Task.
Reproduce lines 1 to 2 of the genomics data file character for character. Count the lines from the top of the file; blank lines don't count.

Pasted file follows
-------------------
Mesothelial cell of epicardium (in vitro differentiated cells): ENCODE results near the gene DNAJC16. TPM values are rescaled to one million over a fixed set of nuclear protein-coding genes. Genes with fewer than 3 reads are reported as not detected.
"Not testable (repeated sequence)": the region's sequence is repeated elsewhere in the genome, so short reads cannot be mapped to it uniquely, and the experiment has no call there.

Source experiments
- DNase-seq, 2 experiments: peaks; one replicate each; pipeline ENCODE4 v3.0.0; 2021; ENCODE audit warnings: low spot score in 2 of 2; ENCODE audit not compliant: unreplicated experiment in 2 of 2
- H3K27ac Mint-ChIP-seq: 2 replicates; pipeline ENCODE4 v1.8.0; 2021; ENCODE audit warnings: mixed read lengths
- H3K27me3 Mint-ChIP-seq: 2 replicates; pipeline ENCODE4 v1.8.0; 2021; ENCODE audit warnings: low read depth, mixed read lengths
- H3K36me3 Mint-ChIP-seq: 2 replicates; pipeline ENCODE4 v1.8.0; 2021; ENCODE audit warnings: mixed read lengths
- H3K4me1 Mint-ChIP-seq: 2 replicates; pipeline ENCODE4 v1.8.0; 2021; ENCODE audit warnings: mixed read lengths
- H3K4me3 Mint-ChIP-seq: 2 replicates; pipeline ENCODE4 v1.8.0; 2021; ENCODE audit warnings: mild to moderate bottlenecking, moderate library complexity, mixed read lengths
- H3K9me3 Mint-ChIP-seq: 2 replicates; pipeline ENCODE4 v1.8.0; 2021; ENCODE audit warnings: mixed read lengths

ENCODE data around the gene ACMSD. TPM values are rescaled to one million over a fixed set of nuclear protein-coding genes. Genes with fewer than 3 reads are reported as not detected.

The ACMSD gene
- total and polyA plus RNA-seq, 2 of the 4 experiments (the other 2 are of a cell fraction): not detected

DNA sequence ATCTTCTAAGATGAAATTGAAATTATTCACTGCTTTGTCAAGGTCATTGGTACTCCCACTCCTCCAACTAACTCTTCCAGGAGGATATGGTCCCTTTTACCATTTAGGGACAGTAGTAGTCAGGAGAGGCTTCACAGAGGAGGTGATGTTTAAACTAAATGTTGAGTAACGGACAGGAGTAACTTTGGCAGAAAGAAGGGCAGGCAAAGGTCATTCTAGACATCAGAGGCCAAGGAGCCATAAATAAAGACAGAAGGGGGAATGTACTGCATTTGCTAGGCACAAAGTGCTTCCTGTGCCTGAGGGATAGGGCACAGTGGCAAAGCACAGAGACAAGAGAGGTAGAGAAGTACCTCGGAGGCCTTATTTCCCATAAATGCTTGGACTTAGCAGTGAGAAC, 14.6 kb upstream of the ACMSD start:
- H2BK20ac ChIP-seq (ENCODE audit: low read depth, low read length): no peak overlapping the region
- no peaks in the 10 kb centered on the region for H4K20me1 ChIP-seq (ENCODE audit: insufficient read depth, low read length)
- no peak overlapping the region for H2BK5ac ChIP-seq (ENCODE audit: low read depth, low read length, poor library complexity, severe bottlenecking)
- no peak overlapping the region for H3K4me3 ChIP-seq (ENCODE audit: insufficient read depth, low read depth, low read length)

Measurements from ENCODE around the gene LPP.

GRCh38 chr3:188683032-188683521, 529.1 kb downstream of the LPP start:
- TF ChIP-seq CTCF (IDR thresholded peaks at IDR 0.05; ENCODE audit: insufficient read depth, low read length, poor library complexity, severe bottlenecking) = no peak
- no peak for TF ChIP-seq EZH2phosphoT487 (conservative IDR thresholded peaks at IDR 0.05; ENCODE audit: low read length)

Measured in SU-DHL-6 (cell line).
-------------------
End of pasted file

Mesothelial cell of epicardium (in vitro differentiated cells): ENCODE results near the gene DNAJC16. TPM values are rescaled to one million over a fixed set of nuclear protein-coding genes. Genes with fewer than 3 reads are reported as not detected.
"Not testable (repeated sequence)": the region's sequence is repeated elsewhere in the genome, so short reads cannot be mapped to it uniquely, and the experiment has no call there.